Mercedes-Benz X-Class

SsangYong Musso

5. Show girls still exist

I'll admit that a younger, dumber me used to defend the presence of pretty show girls standing alongside each new car at a motor show. These days, I just don't see the point. While some brands, including the Germans and Koreans, have thankfully changed their approach to this and instead offer young, vibey brand ambassadors (both male and female) poised to answer any product-related question you may have, others (notably the Italian brands) persist in sourcing the prettiest girls they can find, dressing them up to the nines and tasking them purely with making eye contact with anyone passing their stand. By far the creepiest thing about this trend, however, is observing how obsessive some of the gathered media are around taking photos of the girls alone, while all-but ignoring the car each is standing next to.

Geneva Show Girl

6. Four-door versions of two-door cars

While in the metal they both look spectacular, I'm torn as to whether the world needs a four-door AMG GT and M8 Gran Coupé. Certainly, as a huge fan of the CLS, I think I'd still rather have a new CLS63 than the AMG GT 4-Door Coupé. Obviously aware that others may share my sentiment, the CLS range will now be topped by an AMG-fettled 53 model, while the AMG GT 4-Door Coupé (oh, how they'd have loved to have called it GT4) takes over as the fastest four-seater fastback.

Mercedes-AMG GT 4 door

7. Volkswagen's ID family is growing nicely

Flanked by the original ID EV and the funky ID Buzz, the new ID Vizzion is set to top Volkswagen's future range of all-electric, autonomous vehicles. Indeed, the Vizzion doesn't even offer a steering wheel. While other manufacturers also displayed examples of how each sees the future of motoring, Volkswagen's Geneva display, including a coupé, a bus and now a four-seater, emphasised this brand's core "people mover" philosophy.

Volkswagen I.D.

8. Cars are getting fast!

From Rimac to Hennessey and Pagani, it's safe to say that, based on some of the figures on display alongside some impossibly slick designs, that it won't be long before a 0-100 km/h figure of 3,0-seconds and top speed of 400 km/h is considered blasé. I liked the look of the Rimac C-Two and the Fenyr Supersport (by W Motors), but I loved the bright yellow Hennessey Venom F5 on display. The Ferrari 488 Pisto is gorgeous in the (silver) metal, too.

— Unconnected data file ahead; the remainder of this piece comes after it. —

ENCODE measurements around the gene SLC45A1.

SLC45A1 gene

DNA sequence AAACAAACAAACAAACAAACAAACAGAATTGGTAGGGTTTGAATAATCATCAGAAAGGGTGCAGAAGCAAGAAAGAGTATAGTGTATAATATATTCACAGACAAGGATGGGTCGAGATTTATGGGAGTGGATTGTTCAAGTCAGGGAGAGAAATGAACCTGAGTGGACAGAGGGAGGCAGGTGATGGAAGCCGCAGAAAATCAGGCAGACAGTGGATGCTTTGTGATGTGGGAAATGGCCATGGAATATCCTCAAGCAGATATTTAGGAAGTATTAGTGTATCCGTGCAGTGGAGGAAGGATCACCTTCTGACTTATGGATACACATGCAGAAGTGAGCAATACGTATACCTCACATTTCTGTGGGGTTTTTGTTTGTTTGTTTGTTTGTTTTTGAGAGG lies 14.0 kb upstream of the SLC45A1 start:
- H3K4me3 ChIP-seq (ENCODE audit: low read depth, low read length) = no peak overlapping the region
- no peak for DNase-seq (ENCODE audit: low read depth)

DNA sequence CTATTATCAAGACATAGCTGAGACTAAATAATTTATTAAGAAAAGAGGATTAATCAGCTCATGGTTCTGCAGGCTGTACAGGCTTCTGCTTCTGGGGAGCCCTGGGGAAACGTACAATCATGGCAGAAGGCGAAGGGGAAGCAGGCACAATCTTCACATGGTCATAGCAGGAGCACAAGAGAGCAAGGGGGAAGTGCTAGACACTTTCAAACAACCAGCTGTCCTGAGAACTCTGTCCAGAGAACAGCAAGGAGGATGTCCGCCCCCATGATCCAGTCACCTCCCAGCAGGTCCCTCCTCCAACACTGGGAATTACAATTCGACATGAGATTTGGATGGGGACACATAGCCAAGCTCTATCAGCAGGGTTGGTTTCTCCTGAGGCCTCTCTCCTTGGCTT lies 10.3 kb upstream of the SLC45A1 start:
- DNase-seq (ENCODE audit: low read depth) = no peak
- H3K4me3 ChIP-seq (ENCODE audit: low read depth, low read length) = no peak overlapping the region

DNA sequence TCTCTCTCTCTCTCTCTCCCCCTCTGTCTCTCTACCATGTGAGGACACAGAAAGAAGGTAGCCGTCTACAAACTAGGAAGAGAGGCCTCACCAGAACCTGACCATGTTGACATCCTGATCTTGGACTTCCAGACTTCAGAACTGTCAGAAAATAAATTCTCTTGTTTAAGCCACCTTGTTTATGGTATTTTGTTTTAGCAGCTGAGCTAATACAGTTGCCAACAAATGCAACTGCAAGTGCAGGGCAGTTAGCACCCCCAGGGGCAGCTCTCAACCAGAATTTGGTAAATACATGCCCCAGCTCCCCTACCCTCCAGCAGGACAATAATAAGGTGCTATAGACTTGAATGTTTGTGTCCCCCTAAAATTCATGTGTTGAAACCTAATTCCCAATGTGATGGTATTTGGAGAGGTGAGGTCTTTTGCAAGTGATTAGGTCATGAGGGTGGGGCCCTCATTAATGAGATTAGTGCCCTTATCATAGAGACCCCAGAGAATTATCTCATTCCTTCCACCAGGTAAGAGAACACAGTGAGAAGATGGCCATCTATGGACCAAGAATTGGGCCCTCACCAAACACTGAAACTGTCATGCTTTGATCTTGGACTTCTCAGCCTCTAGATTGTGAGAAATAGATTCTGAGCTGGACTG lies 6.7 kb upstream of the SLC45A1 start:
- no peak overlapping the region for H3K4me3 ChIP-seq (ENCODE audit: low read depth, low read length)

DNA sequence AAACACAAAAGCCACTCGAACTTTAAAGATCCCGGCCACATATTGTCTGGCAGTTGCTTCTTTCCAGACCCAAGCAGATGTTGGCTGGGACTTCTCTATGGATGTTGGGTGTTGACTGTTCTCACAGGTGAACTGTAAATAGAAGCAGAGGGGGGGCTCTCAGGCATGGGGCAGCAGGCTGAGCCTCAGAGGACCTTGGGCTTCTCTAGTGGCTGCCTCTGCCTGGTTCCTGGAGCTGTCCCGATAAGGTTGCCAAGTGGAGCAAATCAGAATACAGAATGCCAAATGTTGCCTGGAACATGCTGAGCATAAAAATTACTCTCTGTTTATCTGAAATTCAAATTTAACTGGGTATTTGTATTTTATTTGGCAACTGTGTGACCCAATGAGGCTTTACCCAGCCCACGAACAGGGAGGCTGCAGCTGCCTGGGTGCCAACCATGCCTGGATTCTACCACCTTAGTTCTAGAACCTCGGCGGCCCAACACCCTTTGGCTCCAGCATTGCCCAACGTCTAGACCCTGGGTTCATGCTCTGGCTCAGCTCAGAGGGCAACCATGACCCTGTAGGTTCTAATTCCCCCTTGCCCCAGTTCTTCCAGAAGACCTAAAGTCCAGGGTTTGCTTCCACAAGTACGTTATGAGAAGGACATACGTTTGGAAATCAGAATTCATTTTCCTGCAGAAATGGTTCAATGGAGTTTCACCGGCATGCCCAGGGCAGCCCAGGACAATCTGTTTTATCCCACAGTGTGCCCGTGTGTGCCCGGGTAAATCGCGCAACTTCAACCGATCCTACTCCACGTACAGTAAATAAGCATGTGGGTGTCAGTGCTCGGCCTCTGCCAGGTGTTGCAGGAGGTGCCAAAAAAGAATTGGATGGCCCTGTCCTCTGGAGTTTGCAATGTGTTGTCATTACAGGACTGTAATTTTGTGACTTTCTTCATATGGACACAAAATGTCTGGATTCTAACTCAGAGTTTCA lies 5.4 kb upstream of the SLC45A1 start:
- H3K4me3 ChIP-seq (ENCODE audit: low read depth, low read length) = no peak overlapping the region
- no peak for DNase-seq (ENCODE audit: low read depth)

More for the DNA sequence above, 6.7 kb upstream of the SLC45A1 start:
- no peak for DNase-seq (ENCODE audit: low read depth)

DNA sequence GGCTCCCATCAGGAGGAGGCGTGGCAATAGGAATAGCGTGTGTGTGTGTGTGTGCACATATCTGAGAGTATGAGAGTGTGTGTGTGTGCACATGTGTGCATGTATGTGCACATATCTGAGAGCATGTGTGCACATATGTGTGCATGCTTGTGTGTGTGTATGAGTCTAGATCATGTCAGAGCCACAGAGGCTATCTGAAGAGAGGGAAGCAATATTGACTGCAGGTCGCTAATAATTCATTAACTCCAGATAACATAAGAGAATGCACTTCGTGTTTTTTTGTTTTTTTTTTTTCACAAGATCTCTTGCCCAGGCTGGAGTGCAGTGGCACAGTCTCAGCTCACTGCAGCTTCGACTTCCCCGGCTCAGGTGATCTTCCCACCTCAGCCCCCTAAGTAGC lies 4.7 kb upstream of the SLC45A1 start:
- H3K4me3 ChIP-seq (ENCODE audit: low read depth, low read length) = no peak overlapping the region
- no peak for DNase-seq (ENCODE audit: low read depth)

Hennessy Venom F5

9. Yes please, Subaru...

For me, the car of the 2018 Geneva show was the Subaru Viziv Tourer. Still in concept form, it strikes the perfect balance between past, present and indeed future. I love that it's a wagon, too. Pity we have to wait over two years to see, but let's hope the production version retains as many of the Viziv's dramatic lines as possible. Imagine an STI version of this...

Subaru Viziv Tourer

The out-takes...

Why, Porsche, why?

Porsche Mission E Cross Turismo

There's a production version of the new Toyota Supra in there somewhere. I wish it had been launched at the show instead of the Gazoo Racing version.

Gazoo Racing Toyota Supra

This car turns into a helicopter. Obviously.

Flying Car

"Hey guys! Today we're at the Geneva Show and I'm excited!"

Geneva show vlogger

Build this, Honda. Oh, wait...

Honda concept

Hyundai Kona looks great.

Hyundai Kona

Kia needs to bring the Stonic to South Africa ahead of the Ceed.

Kia Stonic

Nissan brought its heritage collection.

Nissan at Geneva

There were a lot of Formula E cars on display.

Nismo Formula E

Geneva, where there's as much petrolhead eye candy on display outside of the show as in it.

Singer in the wild

When you have more money then sense.

Mansory Bugatti

I didn't like the styling of the McLaren Senna before, and I really don't like the look of the GTR version.

McLaren Senna GTR

The coolest Audi at the 2018 Geneva International Motor Show...

Audi RS2